In an interview with the BBC, the Bank of England Governor, Mark Carney, said that a UK interest rate rise in May was not a foregone conclusion. The markets had largely priced in a rate hike, but recent economic data, especially the surprising drop in inflation, has cast doubt on something that was felt to be almost certain just a few days ago. Carney told the BBC that he ‘didn’t want to get too focused on the precise timing’ [of the next interest rate rise].
The pound promptly weakened against the dollar to retrace all of its recent gains and has now lost more than three cents in a week. The recent intraday volatility between sterling and the dollar is really quite remarkable and it helps highlight how unexpected things can happen. It is one of the chief reasons we advocate putting currency risk management strategies in place, so that you can take advantage of favourable moves in the market, whilst protecting yourself from adverse events. Speak to one of our team today and find out the options available to you.
Other than that, it was a pretty quiet end to the week as far as economic data goes, although the flash consumer confidence release in the eurozone beat expectations. Still, there is generally held view that the European Central Bank is unlikely to increase interest rates anytime soon, which has had the effect of weakening the euro lately. Today is chock full of data releases from Germany and the eurozone which should provide further indications of how optimistic economic forecasts for 2018 are.
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GBP: hopes of an interest rate rise diminish
Comments made by Mark Carney have poured cold water on expectations of a UK interest rate rise when the Monetary Policy Committee convene in May. The markets had previously priced in a hike, but the dip in inflation in March has left some thinking that a hike might not yet be necessary.
Carney did say that rate rises will occur over the next few years, but he resisted making any commitments to a May increase. This caused the pound to lose further ground against the dollar and what started as a promising week suddenly collapsed. The dollar retraced its recent losses and it will be interesting to see what happens when the May decision is announced.
It is a fairly quiet start to the week for UK economic data, but on Friday we will see the GDP growth rate for the first quarter of 2018 and the Gfk consumer confidence.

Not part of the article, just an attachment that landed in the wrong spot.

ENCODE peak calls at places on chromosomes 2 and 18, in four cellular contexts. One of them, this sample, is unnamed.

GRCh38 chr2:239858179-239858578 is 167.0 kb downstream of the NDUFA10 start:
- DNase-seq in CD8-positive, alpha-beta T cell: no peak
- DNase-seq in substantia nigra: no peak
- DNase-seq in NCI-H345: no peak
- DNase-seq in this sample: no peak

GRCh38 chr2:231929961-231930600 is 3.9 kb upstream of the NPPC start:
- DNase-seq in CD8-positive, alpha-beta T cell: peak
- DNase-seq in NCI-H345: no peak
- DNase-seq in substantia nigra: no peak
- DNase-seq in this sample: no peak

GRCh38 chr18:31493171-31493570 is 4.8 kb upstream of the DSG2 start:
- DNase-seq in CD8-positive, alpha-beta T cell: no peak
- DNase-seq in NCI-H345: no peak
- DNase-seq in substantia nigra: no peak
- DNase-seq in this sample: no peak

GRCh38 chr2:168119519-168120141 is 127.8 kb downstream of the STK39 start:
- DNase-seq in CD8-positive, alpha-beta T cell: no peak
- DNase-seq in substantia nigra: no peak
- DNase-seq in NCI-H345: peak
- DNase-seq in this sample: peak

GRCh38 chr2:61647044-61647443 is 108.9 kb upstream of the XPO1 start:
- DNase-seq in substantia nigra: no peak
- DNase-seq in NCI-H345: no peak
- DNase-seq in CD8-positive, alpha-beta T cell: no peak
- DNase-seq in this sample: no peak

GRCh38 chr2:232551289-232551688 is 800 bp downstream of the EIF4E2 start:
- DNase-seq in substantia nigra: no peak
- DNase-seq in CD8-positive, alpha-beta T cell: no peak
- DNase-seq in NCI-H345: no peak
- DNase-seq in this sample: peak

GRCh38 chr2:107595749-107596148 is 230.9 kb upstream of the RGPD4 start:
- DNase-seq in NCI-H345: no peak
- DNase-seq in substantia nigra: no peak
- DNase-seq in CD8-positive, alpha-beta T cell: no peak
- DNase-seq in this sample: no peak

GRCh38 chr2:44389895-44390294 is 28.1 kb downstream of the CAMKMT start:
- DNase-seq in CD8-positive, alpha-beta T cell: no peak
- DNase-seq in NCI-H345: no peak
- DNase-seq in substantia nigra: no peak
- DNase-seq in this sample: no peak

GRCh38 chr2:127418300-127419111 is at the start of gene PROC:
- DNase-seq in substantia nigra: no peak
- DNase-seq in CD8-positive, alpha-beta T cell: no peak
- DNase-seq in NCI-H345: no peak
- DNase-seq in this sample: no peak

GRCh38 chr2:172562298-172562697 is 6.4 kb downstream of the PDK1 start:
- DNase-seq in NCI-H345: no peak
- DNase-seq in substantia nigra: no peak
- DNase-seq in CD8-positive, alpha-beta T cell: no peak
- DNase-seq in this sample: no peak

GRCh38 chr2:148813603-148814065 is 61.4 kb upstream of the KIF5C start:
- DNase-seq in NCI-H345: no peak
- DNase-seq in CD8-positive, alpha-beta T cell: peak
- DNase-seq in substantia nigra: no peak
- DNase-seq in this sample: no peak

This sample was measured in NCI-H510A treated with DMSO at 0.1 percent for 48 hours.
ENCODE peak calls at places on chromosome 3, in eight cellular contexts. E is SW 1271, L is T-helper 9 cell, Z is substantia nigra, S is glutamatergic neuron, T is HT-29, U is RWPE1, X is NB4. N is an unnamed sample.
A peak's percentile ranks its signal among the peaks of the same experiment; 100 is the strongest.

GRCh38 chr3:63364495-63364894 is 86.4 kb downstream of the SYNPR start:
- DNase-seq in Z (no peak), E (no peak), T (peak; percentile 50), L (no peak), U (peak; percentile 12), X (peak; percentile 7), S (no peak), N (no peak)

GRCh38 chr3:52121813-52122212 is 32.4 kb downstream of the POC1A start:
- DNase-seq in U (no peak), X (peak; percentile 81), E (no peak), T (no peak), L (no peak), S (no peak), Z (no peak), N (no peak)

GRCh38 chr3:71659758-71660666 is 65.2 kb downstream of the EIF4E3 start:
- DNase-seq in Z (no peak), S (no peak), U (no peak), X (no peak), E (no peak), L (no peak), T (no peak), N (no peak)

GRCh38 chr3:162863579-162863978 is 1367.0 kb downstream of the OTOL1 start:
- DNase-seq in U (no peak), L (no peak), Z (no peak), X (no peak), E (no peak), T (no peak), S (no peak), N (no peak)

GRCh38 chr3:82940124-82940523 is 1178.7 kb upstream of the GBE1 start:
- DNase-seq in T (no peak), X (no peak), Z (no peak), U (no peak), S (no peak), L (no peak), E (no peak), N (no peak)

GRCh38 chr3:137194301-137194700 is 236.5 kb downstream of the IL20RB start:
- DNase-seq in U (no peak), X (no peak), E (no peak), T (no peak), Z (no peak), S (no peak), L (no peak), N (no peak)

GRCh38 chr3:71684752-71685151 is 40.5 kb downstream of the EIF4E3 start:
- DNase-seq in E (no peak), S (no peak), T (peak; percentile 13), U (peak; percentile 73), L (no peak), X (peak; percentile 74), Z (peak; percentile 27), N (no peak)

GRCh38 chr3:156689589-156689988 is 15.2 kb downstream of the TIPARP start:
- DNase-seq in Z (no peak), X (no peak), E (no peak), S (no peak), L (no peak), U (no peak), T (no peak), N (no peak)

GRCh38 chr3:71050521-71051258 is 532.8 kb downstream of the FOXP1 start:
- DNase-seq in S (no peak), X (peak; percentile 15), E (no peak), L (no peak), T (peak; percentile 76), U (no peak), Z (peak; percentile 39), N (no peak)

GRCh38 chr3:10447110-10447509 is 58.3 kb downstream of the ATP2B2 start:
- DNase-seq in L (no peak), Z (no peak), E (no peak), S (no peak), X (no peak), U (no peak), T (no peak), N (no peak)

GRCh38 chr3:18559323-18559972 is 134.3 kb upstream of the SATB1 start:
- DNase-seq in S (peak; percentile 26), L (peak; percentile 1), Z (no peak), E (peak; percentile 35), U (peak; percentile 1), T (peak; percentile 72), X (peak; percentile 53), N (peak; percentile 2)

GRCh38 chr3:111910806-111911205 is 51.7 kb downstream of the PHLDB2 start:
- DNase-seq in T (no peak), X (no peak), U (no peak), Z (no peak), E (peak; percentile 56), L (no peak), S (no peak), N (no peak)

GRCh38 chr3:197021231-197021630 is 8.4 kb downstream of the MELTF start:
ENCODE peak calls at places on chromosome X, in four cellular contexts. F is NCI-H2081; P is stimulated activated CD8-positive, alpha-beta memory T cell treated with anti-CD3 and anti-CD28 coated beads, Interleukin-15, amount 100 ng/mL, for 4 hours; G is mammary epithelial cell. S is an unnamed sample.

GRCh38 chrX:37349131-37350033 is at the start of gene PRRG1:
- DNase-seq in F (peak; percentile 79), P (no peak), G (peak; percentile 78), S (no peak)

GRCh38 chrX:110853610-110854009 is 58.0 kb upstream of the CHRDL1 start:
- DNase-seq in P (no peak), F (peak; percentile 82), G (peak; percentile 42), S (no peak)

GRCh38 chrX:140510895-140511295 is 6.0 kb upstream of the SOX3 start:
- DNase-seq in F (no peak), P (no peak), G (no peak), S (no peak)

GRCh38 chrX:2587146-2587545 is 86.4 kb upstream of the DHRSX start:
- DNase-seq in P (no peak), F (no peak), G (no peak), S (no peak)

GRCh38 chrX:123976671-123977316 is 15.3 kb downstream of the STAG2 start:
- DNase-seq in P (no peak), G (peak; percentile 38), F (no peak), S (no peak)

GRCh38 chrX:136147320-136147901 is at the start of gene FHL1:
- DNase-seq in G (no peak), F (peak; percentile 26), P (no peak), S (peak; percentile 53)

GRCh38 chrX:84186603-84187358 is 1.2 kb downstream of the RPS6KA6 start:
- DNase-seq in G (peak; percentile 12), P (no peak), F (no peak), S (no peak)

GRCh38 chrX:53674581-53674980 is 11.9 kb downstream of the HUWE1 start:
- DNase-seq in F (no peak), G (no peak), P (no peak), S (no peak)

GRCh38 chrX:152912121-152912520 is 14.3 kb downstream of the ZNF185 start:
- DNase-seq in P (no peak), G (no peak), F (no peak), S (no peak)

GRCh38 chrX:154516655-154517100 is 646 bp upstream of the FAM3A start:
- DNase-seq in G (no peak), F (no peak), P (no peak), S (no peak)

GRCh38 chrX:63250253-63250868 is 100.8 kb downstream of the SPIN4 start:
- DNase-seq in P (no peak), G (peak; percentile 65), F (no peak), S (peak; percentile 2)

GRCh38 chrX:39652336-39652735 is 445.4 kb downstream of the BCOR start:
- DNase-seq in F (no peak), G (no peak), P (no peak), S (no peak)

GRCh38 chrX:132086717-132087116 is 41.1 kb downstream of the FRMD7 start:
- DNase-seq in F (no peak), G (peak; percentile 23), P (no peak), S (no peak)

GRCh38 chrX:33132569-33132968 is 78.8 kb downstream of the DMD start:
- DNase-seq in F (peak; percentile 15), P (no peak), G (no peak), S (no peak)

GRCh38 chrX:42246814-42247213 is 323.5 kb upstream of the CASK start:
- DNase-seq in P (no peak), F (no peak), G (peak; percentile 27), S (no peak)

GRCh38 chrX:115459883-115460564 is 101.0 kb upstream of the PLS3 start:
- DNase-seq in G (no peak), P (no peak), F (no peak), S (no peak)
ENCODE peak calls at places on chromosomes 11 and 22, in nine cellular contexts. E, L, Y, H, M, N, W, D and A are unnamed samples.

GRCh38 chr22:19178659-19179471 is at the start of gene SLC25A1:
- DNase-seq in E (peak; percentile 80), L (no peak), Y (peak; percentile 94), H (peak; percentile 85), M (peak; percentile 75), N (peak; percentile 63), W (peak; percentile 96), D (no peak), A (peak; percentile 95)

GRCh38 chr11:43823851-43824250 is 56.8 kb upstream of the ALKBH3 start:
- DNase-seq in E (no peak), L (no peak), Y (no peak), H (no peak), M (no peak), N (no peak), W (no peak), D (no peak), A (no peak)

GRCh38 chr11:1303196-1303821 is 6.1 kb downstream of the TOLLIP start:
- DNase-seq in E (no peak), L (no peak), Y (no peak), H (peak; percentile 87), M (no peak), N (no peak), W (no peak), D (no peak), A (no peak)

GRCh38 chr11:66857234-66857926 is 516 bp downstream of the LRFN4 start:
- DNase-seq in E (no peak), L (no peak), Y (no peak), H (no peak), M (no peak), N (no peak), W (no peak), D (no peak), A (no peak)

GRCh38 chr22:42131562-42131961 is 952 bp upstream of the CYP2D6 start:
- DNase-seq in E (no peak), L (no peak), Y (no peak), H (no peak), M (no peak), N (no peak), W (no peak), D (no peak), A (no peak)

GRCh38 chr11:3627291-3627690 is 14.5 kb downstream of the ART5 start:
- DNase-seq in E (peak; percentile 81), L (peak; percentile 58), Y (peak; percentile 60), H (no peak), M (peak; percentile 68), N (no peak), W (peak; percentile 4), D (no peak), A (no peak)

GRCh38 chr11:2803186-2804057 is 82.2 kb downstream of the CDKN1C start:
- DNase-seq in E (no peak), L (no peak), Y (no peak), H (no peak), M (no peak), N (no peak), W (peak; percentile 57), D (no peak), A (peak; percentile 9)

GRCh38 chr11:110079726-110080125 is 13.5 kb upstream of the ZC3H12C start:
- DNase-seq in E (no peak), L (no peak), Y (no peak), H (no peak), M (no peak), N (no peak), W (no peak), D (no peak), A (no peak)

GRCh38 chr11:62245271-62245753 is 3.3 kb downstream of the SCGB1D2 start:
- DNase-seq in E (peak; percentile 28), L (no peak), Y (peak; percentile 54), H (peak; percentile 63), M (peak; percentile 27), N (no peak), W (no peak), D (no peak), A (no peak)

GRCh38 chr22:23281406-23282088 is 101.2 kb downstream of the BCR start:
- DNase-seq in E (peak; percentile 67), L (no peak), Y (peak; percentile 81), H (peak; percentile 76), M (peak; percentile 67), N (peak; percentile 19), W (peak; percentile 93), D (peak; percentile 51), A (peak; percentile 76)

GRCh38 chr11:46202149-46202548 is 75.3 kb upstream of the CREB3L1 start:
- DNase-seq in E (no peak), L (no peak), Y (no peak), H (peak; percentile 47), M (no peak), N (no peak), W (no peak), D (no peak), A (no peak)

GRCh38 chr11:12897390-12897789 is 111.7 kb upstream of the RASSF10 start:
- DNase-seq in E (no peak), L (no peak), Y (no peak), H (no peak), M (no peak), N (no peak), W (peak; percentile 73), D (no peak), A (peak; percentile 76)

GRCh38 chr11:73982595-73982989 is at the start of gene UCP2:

EUR: interest rates like to be kept on hold for a while
With the recent raft of disappointing data from the eurozone, all eyes were on Friday’s flash consumer confidence release. It was expected to fall to -0.2 in April from 04 the month before, but the figure actually came in better than expected at 0.4. It should provide some relief to those who feared economic projections were too optimistic.
However, the positive news didn’t stop the euro weakening against sterling and the dollar. It is felt that the overall picture of economic data from the eurozone makes it unlikely that the European Central Bank will increase interest rates anytime soon. While the ECB will no doubt push ahead with its normalising of monetary policy, rates could stay at their current level throughout 2018 and beyond. The bank is set to meet this Thursday to announce their interest rate decision and the subsequent press conference will be watched closely for any indication of future policy.
Today is a busy start to the week for the eurozone, as we will see manufacturing, composite and services purchasing managers indices data for Germany and the eurozone. More disappointment would increase expectations that rates will be kept on hold for a long time and we could see some further euro weakness. But then, it could all come in above expectations…we’ll just have to wait and see.
USD: dollar benefits from news elsewhere
Sterling has been climbing against the dollar recently, but that was owing to weakness in the greenback rather than sterling strength. So it is perhaps fitting that the dollar ended last week by making some healthy gains against the pound and euro because of events in the UK and Europe. Concerns that interest rates will be kept on hold have rattled the markets and the dollar has retraced most of its recent losses against the pound.
Today we will see existing home sales for March, as well as the composite, manufacturing and services PMI for April, while Tuesday sees the release of new home sales and consumer confidence. We will also see the GDP growth rate for the first quarter of 2018 on Friday. That should provide a solid indication of how the US economy has performed since the turn of the year.
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